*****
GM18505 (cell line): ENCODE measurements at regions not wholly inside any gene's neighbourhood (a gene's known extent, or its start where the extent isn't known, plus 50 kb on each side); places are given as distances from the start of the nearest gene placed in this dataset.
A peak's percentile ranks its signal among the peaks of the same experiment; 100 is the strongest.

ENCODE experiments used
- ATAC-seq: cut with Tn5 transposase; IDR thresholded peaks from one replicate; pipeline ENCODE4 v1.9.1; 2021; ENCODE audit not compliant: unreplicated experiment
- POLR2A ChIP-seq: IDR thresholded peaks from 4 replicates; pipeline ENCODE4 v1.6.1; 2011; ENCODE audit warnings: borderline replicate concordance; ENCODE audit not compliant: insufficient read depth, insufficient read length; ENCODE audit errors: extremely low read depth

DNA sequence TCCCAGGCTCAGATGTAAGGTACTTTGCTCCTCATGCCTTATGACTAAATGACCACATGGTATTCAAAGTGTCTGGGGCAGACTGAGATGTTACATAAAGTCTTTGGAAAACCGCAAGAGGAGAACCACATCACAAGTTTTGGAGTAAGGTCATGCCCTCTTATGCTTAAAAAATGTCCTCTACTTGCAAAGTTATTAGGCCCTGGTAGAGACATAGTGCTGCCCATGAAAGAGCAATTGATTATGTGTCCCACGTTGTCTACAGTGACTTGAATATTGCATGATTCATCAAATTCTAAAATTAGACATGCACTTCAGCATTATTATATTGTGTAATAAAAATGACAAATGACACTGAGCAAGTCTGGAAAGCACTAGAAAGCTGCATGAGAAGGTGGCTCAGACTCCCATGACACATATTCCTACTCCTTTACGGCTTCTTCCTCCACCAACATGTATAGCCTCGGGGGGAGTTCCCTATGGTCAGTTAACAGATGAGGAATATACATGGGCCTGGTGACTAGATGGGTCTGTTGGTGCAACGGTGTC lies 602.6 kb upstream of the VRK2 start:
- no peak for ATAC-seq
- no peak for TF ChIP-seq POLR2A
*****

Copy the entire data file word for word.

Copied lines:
GM18505 (cell line): ENCODE measurements at regions not wholly inside any gene's neighbourhood (a gene's known extent, or its start where the extent isn't known, plus 50 kb on each side); places are given as distances from the start of the nearest gene placed in this dataset.
A peak's percentile ranks its signal among the peaks of the same experiment; 100 is the strongest.

ENCODE experiments used
- ATAC-seq: cut with Tn5 transposase; IDR thresholded peaks from one replicate; pipeline ENCODE4 v1.9.1; 2021; ENCODE audit not compliant: unreplicated experiment
- POLR2A ChIP-seq: IDR thresholded peaks from 4 replicates; pipeline ENCODE4 v1.6.1; 2011; ENCODE audit warnings: borderline replicate concordance; ENCODE audit not compliant: insufficient read depth, insufficient read length; ENCODE audit errors: extremely low read depth

DNA sequence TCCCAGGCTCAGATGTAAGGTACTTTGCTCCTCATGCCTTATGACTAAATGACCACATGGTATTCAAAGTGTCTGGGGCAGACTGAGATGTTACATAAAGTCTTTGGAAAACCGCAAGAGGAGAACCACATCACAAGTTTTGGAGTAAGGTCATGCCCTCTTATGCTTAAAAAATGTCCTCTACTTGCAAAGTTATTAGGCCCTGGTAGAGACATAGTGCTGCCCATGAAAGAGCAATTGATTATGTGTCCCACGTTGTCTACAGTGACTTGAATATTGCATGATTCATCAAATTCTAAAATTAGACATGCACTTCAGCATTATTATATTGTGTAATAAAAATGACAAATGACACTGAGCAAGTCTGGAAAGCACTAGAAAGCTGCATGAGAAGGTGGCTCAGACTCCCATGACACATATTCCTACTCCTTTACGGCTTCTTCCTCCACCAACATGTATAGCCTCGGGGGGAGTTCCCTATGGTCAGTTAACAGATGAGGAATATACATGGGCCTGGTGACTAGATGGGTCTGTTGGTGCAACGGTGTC lies 602.6 kb upstream of the VRK2 start:
- no peak for ATAC-seq
- no peak for TF ChIP-seq POLR2A